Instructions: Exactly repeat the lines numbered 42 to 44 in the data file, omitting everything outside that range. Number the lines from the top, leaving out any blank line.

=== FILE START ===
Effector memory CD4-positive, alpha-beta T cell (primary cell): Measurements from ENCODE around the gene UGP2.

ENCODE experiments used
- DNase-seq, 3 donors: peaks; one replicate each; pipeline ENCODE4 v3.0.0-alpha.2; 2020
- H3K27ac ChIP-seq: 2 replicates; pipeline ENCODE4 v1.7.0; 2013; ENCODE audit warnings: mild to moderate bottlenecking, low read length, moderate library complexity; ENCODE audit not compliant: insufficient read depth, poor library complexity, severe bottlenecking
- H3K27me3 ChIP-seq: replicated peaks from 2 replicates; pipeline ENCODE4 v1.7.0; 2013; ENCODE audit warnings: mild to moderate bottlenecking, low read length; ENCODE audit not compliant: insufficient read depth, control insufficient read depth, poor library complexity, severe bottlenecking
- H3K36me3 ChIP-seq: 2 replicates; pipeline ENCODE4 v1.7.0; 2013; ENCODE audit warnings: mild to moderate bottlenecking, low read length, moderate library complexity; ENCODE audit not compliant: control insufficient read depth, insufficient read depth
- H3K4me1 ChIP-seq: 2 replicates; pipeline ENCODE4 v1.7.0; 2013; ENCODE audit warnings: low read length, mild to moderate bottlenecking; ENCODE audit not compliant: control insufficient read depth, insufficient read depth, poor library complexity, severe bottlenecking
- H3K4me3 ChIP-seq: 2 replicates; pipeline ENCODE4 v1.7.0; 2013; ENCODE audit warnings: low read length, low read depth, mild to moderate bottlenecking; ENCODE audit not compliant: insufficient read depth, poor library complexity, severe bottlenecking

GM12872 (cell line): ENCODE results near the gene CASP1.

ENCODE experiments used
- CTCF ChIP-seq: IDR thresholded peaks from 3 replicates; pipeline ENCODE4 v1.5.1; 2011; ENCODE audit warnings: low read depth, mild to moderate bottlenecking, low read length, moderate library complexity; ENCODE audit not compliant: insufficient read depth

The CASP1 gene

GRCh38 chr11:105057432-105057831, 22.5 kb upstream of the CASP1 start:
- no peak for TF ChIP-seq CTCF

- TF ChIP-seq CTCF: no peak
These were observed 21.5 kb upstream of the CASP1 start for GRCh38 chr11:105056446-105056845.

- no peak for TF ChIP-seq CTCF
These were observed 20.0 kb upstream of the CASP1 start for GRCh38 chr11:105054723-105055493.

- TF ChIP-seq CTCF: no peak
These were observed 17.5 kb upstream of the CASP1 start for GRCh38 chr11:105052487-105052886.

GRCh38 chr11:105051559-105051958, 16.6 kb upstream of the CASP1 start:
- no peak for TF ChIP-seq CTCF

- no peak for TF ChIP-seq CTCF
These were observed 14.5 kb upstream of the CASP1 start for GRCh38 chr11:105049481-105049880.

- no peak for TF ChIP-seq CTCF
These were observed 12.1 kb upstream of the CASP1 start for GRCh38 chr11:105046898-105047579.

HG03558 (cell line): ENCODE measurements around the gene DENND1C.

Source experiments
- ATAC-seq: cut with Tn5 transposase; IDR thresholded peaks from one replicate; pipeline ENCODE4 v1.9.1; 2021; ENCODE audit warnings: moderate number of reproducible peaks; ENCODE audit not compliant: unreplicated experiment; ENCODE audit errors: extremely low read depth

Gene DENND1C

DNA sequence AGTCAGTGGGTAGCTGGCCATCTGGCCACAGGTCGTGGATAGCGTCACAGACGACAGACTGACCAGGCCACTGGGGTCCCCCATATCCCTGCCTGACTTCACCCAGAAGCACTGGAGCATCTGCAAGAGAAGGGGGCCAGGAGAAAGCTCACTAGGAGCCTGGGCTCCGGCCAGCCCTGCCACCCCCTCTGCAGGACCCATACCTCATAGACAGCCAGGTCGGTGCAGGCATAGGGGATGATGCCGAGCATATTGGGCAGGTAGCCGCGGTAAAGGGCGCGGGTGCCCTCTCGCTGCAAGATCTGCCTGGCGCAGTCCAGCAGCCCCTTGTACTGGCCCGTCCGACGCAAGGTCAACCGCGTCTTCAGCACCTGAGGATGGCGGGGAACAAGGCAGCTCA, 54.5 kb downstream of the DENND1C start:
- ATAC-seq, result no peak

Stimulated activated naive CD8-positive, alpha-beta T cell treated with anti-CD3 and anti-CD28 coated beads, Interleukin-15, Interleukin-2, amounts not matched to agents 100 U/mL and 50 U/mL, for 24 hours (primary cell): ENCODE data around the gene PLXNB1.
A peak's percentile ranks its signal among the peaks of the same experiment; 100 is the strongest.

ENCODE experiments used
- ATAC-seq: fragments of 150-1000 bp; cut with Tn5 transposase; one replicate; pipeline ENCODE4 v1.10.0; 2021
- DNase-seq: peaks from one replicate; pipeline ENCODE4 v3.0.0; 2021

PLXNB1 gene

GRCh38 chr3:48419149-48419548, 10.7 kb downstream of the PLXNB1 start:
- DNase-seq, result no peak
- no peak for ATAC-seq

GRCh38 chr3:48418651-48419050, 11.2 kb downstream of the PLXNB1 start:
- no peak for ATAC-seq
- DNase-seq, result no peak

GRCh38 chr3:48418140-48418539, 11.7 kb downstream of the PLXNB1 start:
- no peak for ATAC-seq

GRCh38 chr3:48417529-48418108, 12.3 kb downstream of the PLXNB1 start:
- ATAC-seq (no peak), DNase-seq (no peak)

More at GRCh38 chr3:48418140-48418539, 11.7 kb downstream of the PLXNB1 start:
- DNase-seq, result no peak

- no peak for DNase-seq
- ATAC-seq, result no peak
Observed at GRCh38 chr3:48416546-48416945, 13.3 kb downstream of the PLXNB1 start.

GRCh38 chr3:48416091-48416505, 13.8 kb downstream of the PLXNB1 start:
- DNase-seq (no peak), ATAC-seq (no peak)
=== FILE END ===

GRCh38 chr3:48418651-48419050, 11.2 kb downstream of the PLXNB1 start:
- no peak for ATAC-seq
- DNase-seq, result no peak